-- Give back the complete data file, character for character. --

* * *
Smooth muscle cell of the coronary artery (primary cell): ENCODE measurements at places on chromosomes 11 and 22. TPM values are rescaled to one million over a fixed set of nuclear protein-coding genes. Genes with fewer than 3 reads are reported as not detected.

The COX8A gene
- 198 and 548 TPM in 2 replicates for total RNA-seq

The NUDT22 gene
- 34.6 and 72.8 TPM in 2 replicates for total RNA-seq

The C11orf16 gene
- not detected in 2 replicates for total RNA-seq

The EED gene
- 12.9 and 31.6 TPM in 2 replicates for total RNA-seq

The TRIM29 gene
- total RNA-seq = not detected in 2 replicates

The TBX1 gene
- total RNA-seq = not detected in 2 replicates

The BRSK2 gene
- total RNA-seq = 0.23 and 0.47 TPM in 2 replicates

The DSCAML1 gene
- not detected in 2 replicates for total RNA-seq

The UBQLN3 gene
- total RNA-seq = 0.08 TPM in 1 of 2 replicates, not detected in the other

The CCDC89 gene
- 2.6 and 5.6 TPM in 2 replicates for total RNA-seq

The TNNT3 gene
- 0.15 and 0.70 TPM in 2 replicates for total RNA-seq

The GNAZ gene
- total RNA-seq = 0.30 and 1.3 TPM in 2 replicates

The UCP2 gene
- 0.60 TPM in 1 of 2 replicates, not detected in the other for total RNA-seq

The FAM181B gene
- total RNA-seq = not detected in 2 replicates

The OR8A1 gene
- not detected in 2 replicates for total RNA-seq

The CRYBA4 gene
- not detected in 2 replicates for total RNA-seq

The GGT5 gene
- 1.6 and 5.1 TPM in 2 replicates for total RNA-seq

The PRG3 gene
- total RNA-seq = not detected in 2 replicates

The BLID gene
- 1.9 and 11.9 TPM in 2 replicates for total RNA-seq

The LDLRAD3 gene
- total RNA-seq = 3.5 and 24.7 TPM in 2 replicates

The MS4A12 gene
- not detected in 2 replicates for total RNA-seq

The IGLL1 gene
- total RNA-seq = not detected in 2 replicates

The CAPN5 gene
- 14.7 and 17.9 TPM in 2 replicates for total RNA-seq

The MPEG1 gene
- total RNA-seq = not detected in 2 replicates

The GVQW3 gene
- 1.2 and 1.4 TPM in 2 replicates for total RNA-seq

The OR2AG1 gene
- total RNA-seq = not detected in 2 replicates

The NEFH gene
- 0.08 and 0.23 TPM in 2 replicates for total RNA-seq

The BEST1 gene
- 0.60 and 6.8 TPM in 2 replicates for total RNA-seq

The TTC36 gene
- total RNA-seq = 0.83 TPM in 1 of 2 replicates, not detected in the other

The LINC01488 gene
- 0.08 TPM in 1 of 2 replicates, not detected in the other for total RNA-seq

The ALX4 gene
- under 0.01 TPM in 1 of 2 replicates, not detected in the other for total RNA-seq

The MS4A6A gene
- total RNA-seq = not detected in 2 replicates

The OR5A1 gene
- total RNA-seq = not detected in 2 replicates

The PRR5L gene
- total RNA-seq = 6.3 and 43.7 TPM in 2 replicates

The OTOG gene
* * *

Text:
Smooth muscle cell of the coronary artery (primary cell): ENCODE measurements at places on chromosomes 11 and 22. TPM values are rescaled to one million over a fixed set of nuclear protein-coding genes. Genes with fewer than 3 reads are reported as not detected.

The COX8A gene
- 198 and 548 TPM in 2 replicates for total RNA-seq

The NUDT22 gene
- 34.6 and 72.8 TPM in 2 replicates for total RNA-seq

The C11orf16 gene
- not detected in 2 replicates for total RNA-seq

The EED gene
- 12.9 and 31.6 TPM in 2 replicates for total RNA-seq

The TRIM29 gene
- total RNA-seq = not detected in 2 replicates

The TBX1 gene
- total RNA-seq = not detected in 2 replicates

The BRSK2 gene
- total RNA-seq = 0.23 and 0.47 TPM in 2 replicates

The DSCAML1 gene
- not detected in 2 replicates for total RNA-seq

The UBQLN3 gene
- total RNA-seq = 0.08 TPM in 1 of 2 replicates, not detected in the other

The CCDC89 gene
- 2.6 and 5.6 TPM in 2 replicates for total RNA-seq

The TNNT3 gene
- 0.15 and 0.70 TPM in 2 replicates for total RNA-seq

The GNAZ gene
- total RNA-seq = 0.30 and 1.3 TPM in 2 replicates

The UCP2 gene
- 0.60 TPM in 1 of 2 replicates, not detected in the other for total RNA-seq

The FAM181B gene
- total RNA-seq = not detected in 2 replicates

The OR8A1 gene
- not detected in 2 replicates for total RNA-seq

The CRYBA4 gene
- not detected in 2 replicates for total RNA-seq

The GGT5 gene
- 1.6 and 5.1 TPM in 2 replicates for total RNA-seq

The PRG3 gene
- total RNA-seq = not detected in 2 replicates

The BLID gene
- 1.9 and 11.9 TPM in 2 replicates for total RNA-seq

The LDLRAD3 gene
- total RNA-seq = 3.5 and 24.7 TPM in 2 replicates

The MS4A12 gene
- not detected in 2 replicates for total RNA-seq

The IGLL1 gene
- total RNA-seq = not detected in 2 replicates

The CAPN5 gene
- 14.7 and 17.9 TPM in 2 replicates for total RNA-seq

The MPEG1 gene
- total RNA-seq = not detected in 2 replicates

The GVQW3 gene
- 1.2 and 1.4 TPM in 2 replicates for total RNA-seq

The OR2AG1 gene
- total RNA-seq = not detected in 2 replicates

The NEFH gene
- 0.08 and 0.23 TPM in 2 replicates for total RNA-seq

The BEST1 gene
- 0.60 and 6.8 TPM in 2 replicates for total RNA-seq

The TTC36 gene
- total RNA-seq = 0.83 TPM in 1 of 2 replicates, not detected in the other

The LINC01488 gene
- 0.08 TPM in 1 of 2 replicates, not detected in the other for total RNA-seq

The ALX4 gene
- under 0.01 TPM in 1 of 2 replicates, not detected in the other for total RNA-seq

The MS4A6A gene
- total RNA-seq = not detected in 2 replicates

The OR5A1 gene
- total RNA-seq = not detected in 2 replicates

The PRR5L gene
- total RNA-seq = 6.3 and 43.7 TPM in 2 replicates

The OTOG gene